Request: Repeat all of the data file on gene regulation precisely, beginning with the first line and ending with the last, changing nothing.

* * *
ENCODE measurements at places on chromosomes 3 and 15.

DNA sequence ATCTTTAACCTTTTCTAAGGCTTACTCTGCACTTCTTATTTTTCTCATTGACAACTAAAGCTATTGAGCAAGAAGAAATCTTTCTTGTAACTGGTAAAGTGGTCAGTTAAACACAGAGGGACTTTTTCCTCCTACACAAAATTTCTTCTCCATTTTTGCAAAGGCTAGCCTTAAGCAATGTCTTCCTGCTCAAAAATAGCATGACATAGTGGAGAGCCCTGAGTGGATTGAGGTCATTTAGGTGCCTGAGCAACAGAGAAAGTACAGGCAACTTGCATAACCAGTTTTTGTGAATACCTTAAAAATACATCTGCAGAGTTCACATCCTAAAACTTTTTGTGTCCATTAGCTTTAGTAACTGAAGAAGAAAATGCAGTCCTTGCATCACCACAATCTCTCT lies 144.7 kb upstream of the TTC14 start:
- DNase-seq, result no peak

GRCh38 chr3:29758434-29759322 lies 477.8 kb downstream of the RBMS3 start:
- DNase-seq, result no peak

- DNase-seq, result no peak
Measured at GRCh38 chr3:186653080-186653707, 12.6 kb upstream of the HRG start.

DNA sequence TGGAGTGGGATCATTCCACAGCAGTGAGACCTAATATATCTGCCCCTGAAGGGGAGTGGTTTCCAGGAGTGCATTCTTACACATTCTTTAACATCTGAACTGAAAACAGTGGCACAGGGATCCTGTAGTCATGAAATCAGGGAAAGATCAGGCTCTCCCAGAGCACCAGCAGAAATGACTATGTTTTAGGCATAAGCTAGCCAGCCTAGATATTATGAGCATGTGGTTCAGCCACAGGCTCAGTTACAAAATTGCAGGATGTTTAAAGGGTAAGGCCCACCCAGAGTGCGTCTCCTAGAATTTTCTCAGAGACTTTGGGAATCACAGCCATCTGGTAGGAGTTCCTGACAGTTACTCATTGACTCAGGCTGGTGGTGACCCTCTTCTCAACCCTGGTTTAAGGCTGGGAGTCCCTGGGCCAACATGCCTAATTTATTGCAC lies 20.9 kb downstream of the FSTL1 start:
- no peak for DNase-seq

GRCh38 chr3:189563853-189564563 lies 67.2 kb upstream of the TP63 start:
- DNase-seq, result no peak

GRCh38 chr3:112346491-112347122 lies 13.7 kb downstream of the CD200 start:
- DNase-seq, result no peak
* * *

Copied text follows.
ENCODE measurements at places on chromosomes 3 and 15.

DNA sequence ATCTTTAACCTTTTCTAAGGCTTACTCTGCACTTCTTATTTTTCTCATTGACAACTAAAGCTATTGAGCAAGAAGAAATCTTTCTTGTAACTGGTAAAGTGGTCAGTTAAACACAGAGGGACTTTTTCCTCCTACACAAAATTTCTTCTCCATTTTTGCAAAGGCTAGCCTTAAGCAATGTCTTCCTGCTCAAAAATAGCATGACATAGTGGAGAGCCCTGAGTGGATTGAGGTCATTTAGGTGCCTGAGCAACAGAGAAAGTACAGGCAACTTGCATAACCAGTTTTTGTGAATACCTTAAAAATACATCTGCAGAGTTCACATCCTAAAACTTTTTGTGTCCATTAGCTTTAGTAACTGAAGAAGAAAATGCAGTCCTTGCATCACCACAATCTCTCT lies 144.7 kb upstream of the TTC14 start:
- DNase-seq, result no peak

GRCh38 chr3:29758434-29759322 lies 477.8 kb downstream of the RBMS3 start:
- DNase-seq, result no peak

- DNase-seq, result no peak
Measured at GRCh38 chr3:186653080-186653707, 12.6 kb upstream of the HRG start.

DNA sequence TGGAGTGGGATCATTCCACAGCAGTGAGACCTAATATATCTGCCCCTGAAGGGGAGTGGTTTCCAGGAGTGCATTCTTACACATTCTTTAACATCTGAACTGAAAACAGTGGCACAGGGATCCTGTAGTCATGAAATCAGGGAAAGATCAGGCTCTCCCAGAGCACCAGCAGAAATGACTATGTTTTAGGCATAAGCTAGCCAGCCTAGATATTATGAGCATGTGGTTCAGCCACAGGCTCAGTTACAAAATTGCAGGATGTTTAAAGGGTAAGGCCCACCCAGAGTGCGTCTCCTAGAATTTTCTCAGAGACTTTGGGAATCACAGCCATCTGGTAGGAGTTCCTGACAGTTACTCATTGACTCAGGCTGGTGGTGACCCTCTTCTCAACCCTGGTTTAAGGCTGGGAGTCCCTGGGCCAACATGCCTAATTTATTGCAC lies 20.9 kb downstream of the FSTL1 start:
- no peak for DNase-seq

GRCh38 chr3:189563853-189564563 lies 67.2 kb upstream of the TP63 start:
- DNase-seq, result no peak

GRCh38 chr3:112346491-112347122 lies 13.7 kb downstream of the CD200 start:
- DNase-seq, result no peak